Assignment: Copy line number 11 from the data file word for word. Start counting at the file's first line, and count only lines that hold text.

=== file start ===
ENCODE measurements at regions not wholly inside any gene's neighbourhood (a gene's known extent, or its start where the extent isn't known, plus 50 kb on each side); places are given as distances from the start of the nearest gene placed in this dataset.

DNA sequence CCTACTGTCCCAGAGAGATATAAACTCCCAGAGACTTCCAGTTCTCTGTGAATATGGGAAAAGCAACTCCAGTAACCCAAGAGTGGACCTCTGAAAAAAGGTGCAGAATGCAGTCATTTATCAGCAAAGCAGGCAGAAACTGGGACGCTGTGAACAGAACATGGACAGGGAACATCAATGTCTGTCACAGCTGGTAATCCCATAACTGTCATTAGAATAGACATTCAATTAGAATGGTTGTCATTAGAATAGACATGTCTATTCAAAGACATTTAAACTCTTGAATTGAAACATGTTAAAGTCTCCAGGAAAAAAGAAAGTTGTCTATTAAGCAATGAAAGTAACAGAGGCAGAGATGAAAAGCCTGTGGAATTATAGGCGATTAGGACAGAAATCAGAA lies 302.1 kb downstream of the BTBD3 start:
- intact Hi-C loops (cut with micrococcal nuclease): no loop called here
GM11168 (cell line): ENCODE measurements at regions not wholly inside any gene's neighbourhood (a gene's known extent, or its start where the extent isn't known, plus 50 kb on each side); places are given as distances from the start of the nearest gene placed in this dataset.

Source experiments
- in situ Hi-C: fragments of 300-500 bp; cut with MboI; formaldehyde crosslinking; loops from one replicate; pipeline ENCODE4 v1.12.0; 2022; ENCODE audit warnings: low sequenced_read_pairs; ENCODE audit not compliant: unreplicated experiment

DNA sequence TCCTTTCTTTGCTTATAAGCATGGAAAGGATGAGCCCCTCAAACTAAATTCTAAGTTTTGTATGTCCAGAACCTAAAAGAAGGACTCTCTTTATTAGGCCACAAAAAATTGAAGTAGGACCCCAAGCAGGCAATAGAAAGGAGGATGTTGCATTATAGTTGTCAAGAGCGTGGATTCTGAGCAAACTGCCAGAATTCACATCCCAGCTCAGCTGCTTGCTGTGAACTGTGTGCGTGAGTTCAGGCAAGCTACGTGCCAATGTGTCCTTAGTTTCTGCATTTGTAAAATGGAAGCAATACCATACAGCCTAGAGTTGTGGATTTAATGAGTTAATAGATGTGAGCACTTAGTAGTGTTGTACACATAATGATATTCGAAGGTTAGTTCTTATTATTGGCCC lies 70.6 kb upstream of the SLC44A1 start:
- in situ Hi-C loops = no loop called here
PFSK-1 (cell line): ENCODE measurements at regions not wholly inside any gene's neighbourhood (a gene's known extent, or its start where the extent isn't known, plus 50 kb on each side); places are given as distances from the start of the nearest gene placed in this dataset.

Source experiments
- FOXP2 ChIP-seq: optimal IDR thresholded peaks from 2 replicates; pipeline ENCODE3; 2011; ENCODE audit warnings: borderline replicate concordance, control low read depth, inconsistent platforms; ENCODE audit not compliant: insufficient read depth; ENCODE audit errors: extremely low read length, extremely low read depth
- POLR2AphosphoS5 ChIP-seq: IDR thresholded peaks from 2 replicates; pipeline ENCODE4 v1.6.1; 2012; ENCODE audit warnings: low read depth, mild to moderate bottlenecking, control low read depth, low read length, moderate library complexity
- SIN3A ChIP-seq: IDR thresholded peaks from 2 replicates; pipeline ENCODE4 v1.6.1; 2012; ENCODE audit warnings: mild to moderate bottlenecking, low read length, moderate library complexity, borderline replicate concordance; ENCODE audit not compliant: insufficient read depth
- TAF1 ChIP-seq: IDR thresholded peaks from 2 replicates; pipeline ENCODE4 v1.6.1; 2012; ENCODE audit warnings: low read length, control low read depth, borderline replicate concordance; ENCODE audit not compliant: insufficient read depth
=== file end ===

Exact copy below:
- FOXP2 ChIP-seq: optimal IDR thresholded peaks from 2 replicates; pipeline ENCODE3; 2011; ENCODE audit warnings: borderline replicate concordance, control low read depth, inconsistent platforms; ENCODE audit not compliant: insufficient read depth; ENCODE audit errors: extremely low read length, extremely low read depth